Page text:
The New Land Acquisition Bill: Is It Really A Solution?

Posted on July 8, 2012 in Politics at Play

By Karmanye Thadani:

The UPA government has done a commendable job of identifying the key problems the nation is facing and coming up with legislations to solve them but at the same time, has perfected the art of drafting them in such a defective manner that they, to a great extent, defeat the purpose for which they were supposedly intended (though the NDA, on the other hand, completely neglected the need to legislate on so many crucial issues). In another article I had written on this portal, I had identified some problems with the National Rural Employment Guarantee Act, Right to Education Act, Forest Rights Act and Communal Violence Bill, I pointed to defects in the National Sports Bill, and I mention the proposed law relating to sports over here not because it deserves as much attention as the others I mentioned but because even that proves this trend of defective law-making by the UPA. This piece shall be dedicated to the new proposed law to deal with land acquisition.

Land acquisition has been at the forefront of national deliberation since the days of the Narmada Bachao Andolan, and it continued to hit headlines with very serious debacles that occurred one after another in places like Nandigram, Singur and Bhatta Parsaul. Of course, it’s not one political party that has been involved in land acquisition controversies with the Congress, BJP, CPI-M and regional parties all being caught in the storm.

Then, we heard that the UPA was coming up with a new legislation that would do away with the role of the government in facilitating land acquisition for private players, who would have to directly negotiate with the owners of the land for the rate at which the latter are willing to sell it, if they are willing to sell it at all. This came as very pleasant news and was one which would please both true economic right-wingers and true left-liberals.

As for the former, they believe in the right to property being an inalienable right of every human being and no regulation by the Govt. except to ensure the rule of law, which means that a farmer or tribal who has ownership over his land cannot be deprived of the same without his free consent, and the Govt. has no business to interfere in any economic transaction a private company has with him to buy his land. Crony capitalism is not true capitalism, and in the latter, everyone, rich or poor, is given his right to property and is protected equally by the rule of law, but without the State handing out doles to the poor by intervening in the economy.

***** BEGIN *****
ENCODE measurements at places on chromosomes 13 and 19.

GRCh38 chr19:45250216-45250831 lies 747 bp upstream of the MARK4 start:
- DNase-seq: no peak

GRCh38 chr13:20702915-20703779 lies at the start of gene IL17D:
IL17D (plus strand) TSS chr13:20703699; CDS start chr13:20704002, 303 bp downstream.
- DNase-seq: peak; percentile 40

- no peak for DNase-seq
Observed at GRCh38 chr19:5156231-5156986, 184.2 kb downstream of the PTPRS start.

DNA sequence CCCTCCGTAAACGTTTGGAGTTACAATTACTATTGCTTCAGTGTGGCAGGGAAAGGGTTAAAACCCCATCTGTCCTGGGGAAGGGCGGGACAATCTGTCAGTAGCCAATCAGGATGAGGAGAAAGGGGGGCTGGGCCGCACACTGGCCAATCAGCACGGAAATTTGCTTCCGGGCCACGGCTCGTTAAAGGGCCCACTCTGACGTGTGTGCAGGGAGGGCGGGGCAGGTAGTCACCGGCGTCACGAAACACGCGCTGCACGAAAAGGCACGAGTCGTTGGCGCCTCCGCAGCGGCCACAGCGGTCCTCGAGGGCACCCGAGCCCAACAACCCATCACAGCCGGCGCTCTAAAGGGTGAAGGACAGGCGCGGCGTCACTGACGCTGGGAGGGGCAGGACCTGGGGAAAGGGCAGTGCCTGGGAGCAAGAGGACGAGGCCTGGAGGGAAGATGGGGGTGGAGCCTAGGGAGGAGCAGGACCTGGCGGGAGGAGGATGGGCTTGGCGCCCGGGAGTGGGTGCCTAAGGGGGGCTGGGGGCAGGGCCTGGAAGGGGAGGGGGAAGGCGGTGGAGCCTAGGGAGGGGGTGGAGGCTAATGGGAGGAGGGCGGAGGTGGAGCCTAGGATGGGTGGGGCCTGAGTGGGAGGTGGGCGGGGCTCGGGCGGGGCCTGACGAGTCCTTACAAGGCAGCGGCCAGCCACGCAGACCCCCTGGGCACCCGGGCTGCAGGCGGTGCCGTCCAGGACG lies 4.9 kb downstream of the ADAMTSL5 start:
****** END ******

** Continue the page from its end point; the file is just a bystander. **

As for the latter, State intervention in the economy is necessary but only to protect and safeguard the interests of the poor, and ensure that they don’t suffer. The rich are to be taxed heavily and their interests are to be subordinated to those of the poor. A decision favouring the farmers and tribals, the deprived sections for which left-liberals are so very vocal, especially in the context of land acquisition in the context of private companies, would have been welcomed by them as well.

As for centrists like myself who respect both schools of thought and in part, agree with both of them, there’s no question of disagreement where both of them converge.

However, now that the bill is ready for the monsoon session, it is very disappointing to say the least. It still gives the government the right to acquire land for private companies. Yet, as it is often said, it’s always better to look at the brighter side of things, and therefore, it may be useful to first examine the positives of the bill. The process for land acquisition involves a Social Impact Assessment survey, preliminary notification stating the intent for acquisition, a declaration of acquisition and compensation to be given by a certain time. It makes rehabilitation and resettlement (R&R) compulsory for all displaced persons. Also, compensation for the owners of the acquired land is to be four times the market value in case of rural areas and twice in case of urban areas.

Yet, even this isn’t as rosy as it sounds. The market value is based on recent reported transactions. This value is doubled in rural areas to arrive at the amount of compensation. This method may not lead to an accurate adjustment for the possible underreporting of prices in land transactions.

Then, consent of 80% of the owners of the land is necessary for acquisition but only in the case of private companies, but not in the case of PSUs. Aren’t PSUs expected to be more socially responsible? What is more, the government can temporarily acquire land for a period of three years without having to comply with any requirement.

Equally ridiculous is the idea of a pure sale-and-purchase transaction between a private company and whose land is being sought to be followed by an obligation on the part of the private company. The government can promote legal literacy among the poor and educate them about their options for every transaction, but to force private companies to engage in R&R, even if the seller isn’t really very intent on it, stifles much needed economic activity.

However, what takes the cake is that this new proposed law is not meant to apply to land acquisition for SEZs, highways, mines etc. by keeping the respective legislations dealing with these to not be affected by its provisions, but wasn’t the issue primarily all about acquisitions for these very purposes?

The author is a freelance writer based in New Delhi and has co-authored two short books, namely Onslaughts on Free Speech in India by Means of Unwarranted Film Bans and Women and Sport in India and the World: A Socio-Legal Perspective. He is currently working as a research associate in the Centre for Civil Society (CCS), a reputed Delhi-based public policy think-tank. The views in this article are entirely personal.

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